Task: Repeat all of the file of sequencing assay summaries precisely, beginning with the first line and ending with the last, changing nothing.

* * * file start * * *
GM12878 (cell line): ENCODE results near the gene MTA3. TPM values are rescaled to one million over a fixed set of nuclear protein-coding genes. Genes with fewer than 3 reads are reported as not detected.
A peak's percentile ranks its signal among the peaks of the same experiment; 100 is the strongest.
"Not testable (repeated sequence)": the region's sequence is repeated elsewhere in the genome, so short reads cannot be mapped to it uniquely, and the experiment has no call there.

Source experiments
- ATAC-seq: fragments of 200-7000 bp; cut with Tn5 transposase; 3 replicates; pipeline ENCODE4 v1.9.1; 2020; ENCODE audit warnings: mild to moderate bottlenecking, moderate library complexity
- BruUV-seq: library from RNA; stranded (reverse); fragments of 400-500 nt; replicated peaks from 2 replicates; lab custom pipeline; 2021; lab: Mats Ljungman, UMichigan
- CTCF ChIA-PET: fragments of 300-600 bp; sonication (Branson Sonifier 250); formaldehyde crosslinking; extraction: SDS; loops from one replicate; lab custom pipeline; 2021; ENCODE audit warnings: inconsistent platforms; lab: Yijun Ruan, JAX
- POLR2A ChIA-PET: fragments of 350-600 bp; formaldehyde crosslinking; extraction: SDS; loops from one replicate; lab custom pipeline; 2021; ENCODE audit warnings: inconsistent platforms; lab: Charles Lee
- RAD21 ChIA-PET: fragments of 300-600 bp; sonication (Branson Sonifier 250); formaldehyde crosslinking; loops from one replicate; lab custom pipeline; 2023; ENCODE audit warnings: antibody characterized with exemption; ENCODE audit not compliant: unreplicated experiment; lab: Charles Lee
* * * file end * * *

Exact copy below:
GM12878 (cell line): ENCODE results near the gene MTA3. TPM values are rescaled to one million over a fixed set of nuclear protein-coding genes. Genes with fewer than 3 reads are reported as not detected.
A peak's percentile ranks its signal among the peaks of the same experiment; 100 is the strongest.
"Not testable (repeated sequence)": the region's sequence is repeated elsewhere in the genome, so short reads cannot be mapped to it uniquely, and the experiment has no call there.

Source experiments
- ATAC-seq: fragments of 200-7000 bp; cut with Tn5 transposase; 3 replicates; pipeline ENCODE4 v1.9.1; 2020; ENCODE audit warnings: mild to moderate bottlenecking, moderate library complexity
- BruUV-seq: library from RNA; stranded (reverse); fragments of 400-500 nt; replicated peaks from 2 replicates; lab custom pipeline; 2021; lab: Mats Ljungman, UMichigan
- CTCF ChIA-PET: fragments of 300-600 bp; sonication (Branson Sonifier 250); formaldehyde crosslinking; extraction: SDS; loops from one replicate; lab custom pipeline; 2021; ENCODE audit warnings: inconsistent platforms; lab: Yijun Ruan, JAX
- POLR2A ChIA-PET: fragments of 350-600 bp; formaldehyde crosslinking; extraction: SDS; loops from one replicate; lab custom pipeline; 2021; ENCODE audit warnings: inconsistent platforms; lab: Charles Lee
- RAD21 ChIA-PET: fragments of 300-600 bp; sonication (Branson Sonifier 250); formaldehyde crosslinking; loops from one replicate; lab custom pipeline; 2023; ENCODE audit warnings: antibody characterized with exemption; ENCODE audit not compliant: unreplicated experiment; lab: Charles Lee